By Jim Tilley
No important work to do today, I think,
as I lie in the hammock one last time
before storing it for winter,
just a few chores around the yard —
deck chairs to be stacked and stashed away
and the lawn raked despite the pears
and oaks hanging on to their green.
Stamped on the pencil I’m using,
first snow falling on the half-finished bridge,
now as in Basho’s time,
the halfway done possibly a road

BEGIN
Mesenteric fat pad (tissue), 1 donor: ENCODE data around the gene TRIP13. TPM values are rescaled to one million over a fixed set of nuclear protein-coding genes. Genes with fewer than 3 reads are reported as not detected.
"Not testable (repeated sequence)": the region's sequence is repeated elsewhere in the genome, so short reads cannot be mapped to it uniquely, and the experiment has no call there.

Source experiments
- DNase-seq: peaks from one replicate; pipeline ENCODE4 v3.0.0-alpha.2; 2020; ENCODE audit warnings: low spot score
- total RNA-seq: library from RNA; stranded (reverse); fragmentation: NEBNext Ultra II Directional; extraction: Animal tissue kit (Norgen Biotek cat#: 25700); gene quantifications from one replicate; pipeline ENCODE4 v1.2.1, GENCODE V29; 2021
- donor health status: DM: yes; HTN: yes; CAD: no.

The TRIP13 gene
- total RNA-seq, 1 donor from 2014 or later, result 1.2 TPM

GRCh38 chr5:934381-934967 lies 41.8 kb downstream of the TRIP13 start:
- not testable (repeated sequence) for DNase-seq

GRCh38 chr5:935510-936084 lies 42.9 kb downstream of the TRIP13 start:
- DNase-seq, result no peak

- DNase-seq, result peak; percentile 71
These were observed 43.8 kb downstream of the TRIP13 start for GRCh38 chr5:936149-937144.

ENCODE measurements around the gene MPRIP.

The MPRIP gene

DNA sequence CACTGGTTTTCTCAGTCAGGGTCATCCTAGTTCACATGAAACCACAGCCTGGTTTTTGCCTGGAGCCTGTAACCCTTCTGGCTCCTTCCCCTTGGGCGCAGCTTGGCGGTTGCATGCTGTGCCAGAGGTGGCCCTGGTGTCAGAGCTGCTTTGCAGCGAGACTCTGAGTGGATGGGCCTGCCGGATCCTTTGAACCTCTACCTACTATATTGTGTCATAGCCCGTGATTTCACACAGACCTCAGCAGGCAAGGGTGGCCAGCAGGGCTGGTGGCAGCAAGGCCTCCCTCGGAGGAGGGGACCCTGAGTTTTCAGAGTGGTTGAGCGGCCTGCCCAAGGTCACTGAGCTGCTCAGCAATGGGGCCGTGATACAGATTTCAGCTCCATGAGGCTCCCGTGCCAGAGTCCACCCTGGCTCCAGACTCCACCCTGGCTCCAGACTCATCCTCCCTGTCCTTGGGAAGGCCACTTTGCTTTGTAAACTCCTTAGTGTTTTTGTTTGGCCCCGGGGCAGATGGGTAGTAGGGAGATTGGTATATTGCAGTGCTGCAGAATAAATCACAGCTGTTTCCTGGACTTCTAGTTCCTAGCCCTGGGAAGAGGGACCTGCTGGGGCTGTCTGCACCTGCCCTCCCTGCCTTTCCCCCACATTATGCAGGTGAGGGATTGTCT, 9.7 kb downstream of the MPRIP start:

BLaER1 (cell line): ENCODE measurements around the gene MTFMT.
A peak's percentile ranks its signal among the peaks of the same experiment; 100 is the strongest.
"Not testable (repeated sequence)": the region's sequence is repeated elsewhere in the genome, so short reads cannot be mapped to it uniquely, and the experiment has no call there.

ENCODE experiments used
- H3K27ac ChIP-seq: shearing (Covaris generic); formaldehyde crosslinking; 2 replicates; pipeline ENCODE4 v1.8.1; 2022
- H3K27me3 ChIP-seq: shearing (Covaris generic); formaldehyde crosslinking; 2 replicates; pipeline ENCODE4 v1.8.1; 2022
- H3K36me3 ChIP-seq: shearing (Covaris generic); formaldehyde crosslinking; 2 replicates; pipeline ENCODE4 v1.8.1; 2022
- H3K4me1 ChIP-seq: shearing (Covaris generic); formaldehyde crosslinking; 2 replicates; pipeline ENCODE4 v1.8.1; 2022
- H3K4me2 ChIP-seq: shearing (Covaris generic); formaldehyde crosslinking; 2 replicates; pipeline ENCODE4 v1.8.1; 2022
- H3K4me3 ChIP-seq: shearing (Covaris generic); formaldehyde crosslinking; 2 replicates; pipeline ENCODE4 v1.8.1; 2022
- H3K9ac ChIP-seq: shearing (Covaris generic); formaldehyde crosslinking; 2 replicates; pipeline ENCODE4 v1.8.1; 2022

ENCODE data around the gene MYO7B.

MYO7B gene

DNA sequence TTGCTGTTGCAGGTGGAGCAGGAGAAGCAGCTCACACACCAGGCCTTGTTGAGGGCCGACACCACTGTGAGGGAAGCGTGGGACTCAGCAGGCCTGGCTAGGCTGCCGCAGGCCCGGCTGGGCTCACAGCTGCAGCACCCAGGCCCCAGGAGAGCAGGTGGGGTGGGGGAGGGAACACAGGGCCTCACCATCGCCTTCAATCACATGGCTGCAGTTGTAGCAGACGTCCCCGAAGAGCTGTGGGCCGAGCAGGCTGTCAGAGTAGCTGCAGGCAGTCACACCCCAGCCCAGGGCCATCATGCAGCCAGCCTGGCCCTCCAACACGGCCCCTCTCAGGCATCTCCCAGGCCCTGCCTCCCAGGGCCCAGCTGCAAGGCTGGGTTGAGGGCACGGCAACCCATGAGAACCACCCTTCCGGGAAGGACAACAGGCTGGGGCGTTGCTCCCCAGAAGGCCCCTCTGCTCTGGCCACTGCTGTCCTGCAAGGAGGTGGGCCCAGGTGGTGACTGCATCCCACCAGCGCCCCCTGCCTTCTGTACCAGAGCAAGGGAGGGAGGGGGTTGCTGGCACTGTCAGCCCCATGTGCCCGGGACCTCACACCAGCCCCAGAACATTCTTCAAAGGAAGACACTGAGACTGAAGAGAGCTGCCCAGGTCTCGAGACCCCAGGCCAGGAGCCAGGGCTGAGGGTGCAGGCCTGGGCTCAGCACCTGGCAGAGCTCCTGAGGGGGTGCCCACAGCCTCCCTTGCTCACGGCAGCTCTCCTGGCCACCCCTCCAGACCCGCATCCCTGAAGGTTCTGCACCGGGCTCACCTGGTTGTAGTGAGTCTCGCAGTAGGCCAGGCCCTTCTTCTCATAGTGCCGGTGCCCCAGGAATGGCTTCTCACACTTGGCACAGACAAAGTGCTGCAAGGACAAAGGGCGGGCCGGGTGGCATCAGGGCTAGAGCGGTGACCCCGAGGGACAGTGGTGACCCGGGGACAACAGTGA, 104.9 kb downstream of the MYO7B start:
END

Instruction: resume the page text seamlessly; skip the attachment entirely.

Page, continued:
to nowhere, like the wars we shouldn’t start
and the marriages we can’t finish.
But he must’ve meant that I find myself
amidst the season’s first flurries,
leaves collecting at my feet
as I rock in the wind, writing to my father
that I’m grateful he’s still alive
and there’s time to erect the rest of the trestle
and walk together to the other side,
light snow falling on our backs.
Jim Tilley is the author of the poetry collection, “In Confidence.” His poems have appeared in numerous literary journals and have won several awards.